…on a starlit desert night
glittering stars hang in the night sky
ablaze is the golden moon
reach up and grab it
use it to light and
gaze upon your lover’s face
on a crisp, cool night
you feel you could fly
on a sweet, desert night…
The Desert we love.
The above excerpt is taken from my favorite poem about the moon, Desert Night. Not many things in the natural world stir emotion and passion like the moon. It’s long been proclaimed in song, depicted in stories and myths, and romanticized in poetry. Calendars follow its cycles, farmers bring in their crops to it, and spells are cast under it. I love the moon. I’ve gazed at it from a beach in Samoa, atop a trestle bridge over the Mississippi, and from a sailboat on a mountain lake, but my favorite place to view the moon is always from the Mojave.
The first time I really took notice of the desert was under a full moon, and the magic took hold and has never let go. I was traveling in a sleeping car on the Southwest Chief from L.A. to Chicago, my first night ever on a train. Somewhere between Needles and Kingman I pulled back the curtain, too excited to sleep, and the open desert had been transformed – it looked as if it had been covered in a blanket of snow. The moonlight illumined the sand to almost white, stars twinkled in an inky blue sky, and dark shadows made intricate shapes on the passing landscape. I’d never seen anything so beautiful and tranquil, and at the same time, intense. I had a similar reaction the first time I saw van Gogh’s Starry Night. I’m not a religious person, but this was spiritual. I stayed at that window till the sun came up.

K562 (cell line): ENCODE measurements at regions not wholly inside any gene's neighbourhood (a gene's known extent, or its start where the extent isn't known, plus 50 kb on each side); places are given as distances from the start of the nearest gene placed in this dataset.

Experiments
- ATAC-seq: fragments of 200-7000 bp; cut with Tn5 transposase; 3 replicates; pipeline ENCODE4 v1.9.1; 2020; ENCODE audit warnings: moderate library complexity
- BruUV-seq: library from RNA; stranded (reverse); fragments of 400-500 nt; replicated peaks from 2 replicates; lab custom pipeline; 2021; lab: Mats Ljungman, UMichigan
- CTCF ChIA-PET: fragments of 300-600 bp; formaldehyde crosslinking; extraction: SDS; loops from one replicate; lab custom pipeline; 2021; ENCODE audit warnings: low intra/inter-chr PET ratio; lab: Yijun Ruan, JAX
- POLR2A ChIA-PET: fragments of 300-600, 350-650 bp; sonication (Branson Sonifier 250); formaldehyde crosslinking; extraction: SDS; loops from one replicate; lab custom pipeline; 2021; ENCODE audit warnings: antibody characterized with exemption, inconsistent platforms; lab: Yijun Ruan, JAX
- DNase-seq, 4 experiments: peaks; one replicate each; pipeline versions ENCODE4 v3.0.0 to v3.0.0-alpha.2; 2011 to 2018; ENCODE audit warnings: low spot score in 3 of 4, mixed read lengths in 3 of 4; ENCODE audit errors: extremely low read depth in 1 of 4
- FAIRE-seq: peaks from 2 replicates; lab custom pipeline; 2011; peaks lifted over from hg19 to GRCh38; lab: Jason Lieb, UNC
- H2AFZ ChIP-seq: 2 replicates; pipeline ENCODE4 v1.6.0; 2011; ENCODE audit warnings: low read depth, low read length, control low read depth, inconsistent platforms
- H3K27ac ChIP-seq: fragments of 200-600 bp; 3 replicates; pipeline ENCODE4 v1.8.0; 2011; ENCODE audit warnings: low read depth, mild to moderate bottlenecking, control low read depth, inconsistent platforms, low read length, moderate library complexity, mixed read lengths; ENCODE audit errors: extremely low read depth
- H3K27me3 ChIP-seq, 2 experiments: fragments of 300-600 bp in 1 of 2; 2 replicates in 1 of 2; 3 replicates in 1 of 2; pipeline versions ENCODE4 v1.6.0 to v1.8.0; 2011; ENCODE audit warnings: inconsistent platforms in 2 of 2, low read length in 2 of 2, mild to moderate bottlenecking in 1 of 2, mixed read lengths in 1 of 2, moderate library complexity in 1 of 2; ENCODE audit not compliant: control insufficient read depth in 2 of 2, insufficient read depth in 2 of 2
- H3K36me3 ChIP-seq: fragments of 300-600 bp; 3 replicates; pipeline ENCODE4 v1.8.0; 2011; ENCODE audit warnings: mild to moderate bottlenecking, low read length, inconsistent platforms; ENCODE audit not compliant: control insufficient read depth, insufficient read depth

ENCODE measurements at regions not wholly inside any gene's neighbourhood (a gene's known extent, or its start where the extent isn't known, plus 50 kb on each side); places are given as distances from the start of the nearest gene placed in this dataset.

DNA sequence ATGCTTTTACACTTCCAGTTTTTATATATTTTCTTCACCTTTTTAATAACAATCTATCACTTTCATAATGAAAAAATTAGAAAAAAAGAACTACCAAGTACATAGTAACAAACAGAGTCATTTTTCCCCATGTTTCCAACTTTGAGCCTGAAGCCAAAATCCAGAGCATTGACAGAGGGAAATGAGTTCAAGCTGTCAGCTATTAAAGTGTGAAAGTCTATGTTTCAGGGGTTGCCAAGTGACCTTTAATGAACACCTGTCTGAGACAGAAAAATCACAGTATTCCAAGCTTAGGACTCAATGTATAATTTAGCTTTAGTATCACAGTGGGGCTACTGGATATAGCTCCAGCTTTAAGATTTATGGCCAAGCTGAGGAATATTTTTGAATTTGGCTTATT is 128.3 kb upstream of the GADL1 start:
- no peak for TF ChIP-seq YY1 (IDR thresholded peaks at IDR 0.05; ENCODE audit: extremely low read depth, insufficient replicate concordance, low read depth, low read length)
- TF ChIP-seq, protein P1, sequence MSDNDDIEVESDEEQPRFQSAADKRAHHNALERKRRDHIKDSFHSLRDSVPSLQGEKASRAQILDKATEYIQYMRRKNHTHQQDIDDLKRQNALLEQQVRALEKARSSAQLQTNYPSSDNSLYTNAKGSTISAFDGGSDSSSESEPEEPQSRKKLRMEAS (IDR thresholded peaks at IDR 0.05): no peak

I’ve since moved to the Mojave, and every full moon, just after sundown, you’ll find me sitting on a boulder with a cup of coffee, the rising moon making a perfect nightlight. The wind is usually brisk and cool as the night sky presents itself, one star at a time. Occasionally, a satellite glides past or a meteor races across the sky. Planes fly high above, and I like to think about who’s up there, what it’s like on Mars and Venus, and what’s on the dark side of the moon. And then I look far across the valley to the east to Joshua Tree and 29 Palms, and I’m always struck by the vastness and greatness of the desert. There’s a force that’s undeniable out here, and a feeling that we’re all part of a huge, raucous universe, and the energy from everything and everyone in it is passing through us, carried on the wind.
Each month’s full moon is known by at least one name. Some Indians call the August moon the Red Full Moon because of the hue it takes on a muggy, summer night. This Friday’s full moon is also known as a Blue Moon, and as you know, it’s not really blue… unless you happen to be looking through a smoky haze. We won’t see another two-moon month again till 2015, so you might as well step outside and take a look. And who knows? You just might be tempted to gaze upon your lover’s face… or feel you can fly!